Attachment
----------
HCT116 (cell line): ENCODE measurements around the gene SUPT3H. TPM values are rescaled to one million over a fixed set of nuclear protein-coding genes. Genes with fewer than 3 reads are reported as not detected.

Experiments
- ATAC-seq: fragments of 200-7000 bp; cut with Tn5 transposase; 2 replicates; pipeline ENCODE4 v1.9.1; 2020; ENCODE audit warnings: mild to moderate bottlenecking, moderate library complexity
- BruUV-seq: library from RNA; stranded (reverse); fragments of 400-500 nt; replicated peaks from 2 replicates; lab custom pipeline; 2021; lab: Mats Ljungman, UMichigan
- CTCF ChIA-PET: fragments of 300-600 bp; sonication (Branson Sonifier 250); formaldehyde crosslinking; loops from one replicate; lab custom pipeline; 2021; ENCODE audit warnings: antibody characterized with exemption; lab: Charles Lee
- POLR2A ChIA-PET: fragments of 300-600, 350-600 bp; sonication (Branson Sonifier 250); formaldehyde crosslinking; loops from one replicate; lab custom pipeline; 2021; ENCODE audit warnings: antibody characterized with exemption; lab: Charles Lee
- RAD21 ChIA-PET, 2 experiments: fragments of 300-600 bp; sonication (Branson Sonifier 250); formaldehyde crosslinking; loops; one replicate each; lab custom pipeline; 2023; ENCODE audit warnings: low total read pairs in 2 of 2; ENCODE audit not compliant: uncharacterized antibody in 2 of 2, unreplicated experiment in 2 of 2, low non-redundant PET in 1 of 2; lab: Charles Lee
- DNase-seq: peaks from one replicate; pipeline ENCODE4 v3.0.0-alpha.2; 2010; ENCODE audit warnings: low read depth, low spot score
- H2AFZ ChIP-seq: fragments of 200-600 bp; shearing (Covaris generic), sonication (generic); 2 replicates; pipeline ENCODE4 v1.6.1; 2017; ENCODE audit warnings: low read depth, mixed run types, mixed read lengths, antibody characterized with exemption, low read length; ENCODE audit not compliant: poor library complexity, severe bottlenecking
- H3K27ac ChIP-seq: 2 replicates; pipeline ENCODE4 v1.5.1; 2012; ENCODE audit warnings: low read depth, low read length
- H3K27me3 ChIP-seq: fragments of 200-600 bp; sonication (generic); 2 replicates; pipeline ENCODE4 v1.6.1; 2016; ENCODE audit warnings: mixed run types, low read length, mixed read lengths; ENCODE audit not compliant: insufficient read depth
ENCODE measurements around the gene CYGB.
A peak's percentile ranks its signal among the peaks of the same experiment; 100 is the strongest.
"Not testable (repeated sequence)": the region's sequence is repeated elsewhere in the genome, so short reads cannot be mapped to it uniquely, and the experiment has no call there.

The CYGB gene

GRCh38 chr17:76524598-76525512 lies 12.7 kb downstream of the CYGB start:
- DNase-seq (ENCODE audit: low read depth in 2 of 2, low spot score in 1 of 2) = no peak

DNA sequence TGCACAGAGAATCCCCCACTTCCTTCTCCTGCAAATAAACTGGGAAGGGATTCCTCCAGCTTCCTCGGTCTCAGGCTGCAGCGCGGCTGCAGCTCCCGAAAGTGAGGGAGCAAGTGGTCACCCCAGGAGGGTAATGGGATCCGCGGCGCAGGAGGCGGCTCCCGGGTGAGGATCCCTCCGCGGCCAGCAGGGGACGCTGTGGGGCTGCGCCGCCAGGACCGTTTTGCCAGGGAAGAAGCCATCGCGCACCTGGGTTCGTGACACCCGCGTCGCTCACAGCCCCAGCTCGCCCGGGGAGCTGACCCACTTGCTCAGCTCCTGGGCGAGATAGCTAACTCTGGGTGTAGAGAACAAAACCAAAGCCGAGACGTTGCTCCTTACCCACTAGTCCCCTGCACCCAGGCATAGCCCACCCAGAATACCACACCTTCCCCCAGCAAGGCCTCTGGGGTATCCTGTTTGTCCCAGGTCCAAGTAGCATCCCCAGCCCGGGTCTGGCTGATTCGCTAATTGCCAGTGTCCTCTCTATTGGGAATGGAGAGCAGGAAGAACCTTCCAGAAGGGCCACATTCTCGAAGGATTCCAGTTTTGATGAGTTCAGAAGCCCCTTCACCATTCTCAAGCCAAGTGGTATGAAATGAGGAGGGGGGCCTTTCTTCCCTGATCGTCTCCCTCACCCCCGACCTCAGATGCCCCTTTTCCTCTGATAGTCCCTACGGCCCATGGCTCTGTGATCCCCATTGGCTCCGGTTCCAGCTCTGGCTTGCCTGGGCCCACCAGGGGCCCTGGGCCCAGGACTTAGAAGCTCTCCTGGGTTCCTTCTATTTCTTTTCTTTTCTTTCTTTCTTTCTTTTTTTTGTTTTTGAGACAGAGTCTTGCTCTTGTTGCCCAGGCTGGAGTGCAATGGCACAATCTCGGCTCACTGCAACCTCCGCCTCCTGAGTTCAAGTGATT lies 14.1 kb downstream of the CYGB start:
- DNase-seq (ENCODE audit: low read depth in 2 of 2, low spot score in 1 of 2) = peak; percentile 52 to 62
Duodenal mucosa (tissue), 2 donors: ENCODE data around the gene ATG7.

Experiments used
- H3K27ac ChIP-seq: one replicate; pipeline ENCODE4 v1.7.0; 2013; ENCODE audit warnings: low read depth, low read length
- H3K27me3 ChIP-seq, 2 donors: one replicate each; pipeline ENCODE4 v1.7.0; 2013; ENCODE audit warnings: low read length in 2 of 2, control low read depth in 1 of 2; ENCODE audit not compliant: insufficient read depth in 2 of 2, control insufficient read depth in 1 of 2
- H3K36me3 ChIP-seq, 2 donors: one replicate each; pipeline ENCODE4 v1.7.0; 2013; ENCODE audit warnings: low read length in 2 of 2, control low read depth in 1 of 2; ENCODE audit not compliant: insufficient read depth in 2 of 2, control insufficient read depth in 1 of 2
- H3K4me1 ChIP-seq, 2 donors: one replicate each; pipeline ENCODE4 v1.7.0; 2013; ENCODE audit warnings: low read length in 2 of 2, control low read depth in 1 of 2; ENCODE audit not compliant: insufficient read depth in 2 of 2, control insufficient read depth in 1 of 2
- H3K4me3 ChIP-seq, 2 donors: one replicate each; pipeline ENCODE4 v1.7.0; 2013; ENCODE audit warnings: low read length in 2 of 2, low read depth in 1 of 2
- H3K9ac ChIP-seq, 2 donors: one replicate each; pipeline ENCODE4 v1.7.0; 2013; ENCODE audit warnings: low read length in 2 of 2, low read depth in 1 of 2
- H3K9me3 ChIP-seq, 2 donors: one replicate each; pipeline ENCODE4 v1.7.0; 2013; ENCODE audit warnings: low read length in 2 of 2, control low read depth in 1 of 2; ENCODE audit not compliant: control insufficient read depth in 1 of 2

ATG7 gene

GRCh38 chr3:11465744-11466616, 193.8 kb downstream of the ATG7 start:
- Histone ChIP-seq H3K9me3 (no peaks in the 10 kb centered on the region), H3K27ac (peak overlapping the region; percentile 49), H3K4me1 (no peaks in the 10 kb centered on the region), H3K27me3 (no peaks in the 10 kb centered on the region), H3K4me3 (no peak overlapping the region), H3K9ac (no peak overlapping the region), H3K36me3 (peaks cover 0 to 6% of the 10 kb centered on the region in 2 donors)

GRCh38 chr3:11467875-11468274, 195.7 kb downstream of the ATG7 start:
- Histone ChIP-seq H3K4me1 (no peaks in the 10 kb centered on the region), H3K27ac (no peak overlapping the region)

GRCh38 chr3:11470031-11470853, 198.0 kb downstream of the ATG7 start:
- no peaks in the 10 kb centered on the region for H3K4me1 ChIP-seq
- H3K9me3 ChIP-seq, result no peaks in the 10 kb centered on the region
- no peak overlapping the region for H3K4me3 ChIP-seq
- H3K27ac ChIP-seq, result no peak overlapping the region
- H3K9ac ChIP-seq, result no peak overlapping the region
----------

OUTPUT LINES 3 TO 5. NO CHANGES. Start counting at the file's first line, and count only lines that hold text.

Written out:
- ATAC-seq: fragments of 200-7000 bp; cut with Tn5 transposase; 2 replicates; pipeline ENCODE4 v1.9.1; 2020; ENCODE audit warnings: mild to moderate bottlenecking, moderate library complexity
- BruUV-seq: library from RNA; stranded (reverse); fragments of 400-500 nt; replicated peaks from 2 replicates; lab custom pipeline; 2021; lab: Mats Ljungman, UMichigan
- CTCF ChIA-PET: fragments of 300-600 bp; sonication (Branson Sonifier 250); formaldehyde crosslinking; loops from one replicate; lab custom pipeline; 2021; ENCODE audit warnings: antibody characterized with exemption; lab: Charles Lee